I trained in both archaeology and biological anthropology. I read for a BA in Archaeology and Prehistory at the University of Sheffield. I then pursued a PhD in hominin palaeontology at the University of Liverpool. Subsequently, I spent three years as a Wellcome Trust Bioarchaeology Postdoctoral Fellow in the Department of Anthropology at University College London. At Sheffield my main mentors were Marek Zvelebil and Andrew Chamberlain. At Liverpool I was supervised by Bernard Wood. My postdoc research was supervised by Leslie Aiello.
I have worked in a variety of capacities in the UK, the USA, and Canada. At the end of my postdoc, I was employed as a lecturer (the equivalent of an assistant professor) in the Department of Anthropology at University College London. In January 2003, I moved to the Department of Anthropology at Washington State University-Pullman to take up an assistant professorship. Eighteen months later, I joined the Department of Anthropology at the University of British Columbia as an assistant professor. In July 2007, I moved to the Department of Archaeology at Simon Fraser University to become an associate professor and Canada Research Chair. I was promoted to Full Professor in September 2011.
In addition to the foregoing positions, I run the SFU Human Evolution Journal Club [website] and an associate member of the SFU Department of Biological Sciences [website]. I am also an adjunct member of the Environmental Futures Research Institute of Griffith University, Australia [website], an adjunct member of the Evolutionary Studies Institute at the University of the Witswatersrand in South Africa [website], and an Affiliate Professor in the Department of Archaeology and Ancient History, Uppsala University, Sweden [website].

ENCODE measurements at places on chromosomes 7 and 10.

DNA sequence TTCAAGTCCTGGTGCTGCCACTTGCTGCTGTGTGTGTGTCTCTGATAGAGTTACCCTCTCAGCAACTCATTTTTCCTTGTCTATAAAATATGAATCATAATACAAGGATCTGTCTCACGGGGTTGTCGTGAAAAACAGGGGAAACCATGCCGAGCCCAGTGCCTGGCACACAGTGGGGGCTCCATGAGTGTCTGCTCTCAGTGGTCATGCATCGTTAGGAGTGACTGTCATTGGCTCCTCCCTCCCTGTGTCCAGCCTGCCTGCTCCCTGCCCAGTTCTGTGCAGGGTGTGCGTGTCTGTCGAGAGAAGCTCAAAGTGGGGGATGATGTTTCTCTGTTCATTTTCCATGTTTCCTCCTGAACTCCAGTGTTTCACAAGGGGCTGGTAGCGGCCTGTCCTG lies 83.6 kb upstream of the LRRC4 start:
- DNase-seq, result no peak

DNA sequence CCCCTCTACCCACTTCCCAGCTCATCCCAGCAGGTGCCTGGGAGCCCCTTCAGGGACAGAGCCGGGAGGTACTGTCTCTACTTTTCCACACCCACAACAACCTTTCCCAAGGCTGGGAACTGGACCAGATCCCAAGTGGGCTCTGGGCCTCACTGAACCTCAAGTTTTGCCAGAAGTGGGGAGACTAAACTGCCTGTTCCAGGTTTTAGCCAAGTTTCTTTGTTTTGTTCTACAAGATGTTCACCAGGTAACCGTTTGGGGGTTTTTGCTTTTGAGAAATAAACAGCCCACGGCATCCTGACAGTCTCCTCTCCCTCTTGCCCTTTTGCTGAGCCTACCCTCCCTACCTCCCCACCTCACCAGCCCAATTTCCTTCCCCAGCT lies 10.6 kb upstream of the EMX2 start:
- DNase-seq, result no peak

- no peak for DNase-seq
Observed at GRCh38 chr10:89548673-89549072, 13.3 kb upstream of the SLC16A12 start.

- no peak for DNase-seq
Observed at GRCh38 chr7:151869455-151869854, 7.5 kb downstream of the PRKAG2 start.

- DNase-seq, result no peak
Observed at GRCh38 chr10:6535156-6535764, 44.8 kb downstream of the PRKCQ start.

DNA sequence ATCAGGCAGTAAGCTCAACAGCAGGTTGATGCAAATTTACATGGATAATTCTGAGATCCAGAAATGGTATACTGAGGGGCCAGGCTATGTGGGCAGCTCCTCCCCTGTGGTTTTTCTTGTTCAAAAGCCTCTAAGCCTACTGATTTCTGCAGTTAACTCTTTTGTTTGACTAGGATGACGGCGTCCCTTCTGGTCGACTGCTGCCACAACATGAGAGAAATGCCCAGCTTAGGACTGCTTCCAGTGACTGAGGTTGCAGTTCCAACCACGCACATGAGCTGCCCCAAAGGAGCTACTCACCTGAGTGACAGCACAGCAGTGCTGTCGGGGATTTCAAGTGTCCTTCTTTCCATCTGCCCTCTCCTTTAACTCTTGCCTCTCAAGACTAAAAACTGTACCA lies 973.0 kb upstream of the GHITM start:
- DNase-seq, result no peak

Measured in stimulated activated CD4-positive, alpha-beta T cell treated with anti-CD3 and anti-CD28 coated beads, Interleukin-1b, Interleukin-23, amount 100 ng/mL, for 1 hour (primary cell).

Currently, I am on the editorial boards of four journals:
Evolutionary Studies in Imaginative Culture
Frontiers in Psychology Ι Evolutionary Psychology
Journal of World Prehistory
Queensland Archaeological Research
In addition, I am a Fellow of the Society of Antiquaries of London.
Lastly, I am a proud member of the Heterodox Academy and the Society for Academic Freedom and Scholarship. I joined these societies because history shows us that viewpoint diversity in academia is vital for progress in science and society more generally. Group-think is profoundly dangerous.